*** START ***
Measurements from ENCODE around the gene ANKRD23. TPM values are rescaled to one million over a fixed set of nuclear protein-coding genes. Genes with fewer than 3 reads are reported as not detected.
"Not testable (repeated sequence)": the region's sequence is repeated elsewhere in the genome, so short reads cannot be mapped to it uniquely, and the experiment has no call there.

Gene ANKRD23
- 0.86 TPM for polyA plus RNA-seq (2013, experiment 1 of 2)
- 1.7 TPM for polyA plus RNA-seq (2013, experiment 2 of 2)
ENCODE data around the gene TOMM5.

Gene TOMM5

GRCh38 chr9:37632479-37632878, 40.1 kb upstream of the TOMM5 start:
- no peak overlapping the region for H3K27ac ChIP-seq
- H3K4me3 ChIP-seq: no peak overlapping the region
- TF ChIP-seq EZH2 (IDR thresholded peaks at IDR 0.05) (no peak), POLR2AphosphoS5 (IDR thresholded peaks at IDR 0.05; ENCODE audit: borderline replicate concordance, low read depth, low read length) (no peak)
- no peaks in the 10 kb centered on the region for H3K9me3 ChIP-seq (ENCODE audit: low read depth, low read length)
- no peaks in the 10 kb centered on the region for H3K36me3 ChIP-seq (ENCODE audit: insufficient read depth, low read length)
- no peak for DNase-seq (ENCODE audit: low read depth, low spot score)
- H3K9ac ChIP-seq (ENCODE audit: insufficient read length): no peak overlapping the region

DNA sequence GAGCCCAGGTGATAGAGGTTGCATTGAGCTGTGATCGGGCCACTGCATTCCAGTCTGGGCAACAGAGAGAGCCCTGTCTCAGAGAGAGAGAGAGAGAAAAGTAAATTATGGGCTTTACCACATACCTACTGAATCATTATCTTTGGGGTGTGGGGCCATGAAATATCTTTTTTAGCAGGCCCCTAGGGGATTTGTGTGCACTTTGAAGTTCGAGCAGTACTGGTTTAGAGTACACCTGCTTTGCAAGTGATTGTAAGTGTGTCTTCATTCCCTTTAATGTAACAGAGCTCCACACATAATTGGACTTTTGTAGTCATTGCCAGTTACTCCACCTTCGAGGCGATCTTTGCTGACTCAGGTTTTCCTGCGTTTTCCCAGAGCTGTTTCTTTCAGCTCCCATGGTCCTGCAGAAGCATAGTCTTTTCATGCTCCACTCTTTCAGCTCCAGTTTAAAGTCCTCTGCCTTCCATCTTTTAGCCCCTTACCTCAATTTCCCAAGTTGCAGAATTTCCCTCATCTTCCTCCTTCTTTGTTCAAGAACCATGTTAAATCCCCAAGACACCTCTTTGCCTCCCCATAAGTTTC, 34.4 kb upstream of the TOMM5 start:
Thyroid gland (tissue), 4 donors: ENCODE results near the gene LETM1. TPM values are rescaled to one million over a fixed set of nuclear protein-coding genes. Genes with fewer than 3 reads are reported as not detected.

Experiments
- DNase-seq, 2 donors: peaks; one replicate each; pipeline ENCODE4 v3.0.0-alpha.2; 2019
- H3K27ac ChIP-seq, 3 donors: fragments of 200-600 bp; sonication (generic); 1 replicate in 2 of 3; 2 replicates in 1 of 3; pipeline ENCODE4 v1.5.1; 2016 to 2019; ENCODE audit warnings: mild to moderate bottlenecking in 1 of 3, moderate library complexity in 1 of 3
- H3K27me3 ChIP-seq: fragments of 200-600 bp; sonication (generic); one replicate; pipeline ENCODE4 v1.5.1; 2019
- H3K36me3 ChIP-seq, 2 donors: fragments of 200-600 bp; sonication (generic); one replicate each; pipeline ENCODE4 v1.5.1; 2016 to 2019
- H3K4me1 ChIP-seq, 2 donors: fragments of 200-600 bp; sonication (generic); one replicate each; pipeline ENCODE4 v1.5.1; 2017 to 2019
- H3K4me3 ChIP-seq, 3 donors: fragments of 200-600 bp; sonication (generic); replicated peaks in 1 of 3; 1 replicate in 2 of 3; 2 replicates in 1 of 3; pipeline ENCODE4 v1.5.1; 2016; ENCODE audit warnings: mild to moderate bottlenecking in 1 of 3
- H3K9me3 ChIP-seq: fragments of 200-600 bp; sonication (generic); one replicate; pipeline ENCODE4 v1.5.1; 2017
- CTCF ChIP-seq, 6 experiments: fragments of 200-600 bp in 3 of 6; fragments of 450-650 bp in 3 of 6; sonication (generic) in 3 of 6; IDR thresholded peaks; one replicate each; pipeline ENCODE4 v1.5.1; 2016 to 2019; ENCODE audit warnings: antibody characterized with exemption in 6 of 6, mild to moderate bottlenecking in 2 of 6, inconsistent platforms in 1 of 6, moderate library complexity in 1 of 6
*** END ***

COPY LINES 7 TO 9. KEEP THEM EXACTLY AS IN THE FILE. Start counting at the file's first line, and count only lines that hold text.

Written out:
Gene TOMM5

GRCh38 chr9:37632479-37632878, 40.1 kb upstream of the TOMM5 start:
- no peak overlapping the region for H3K27ac ChIP-seq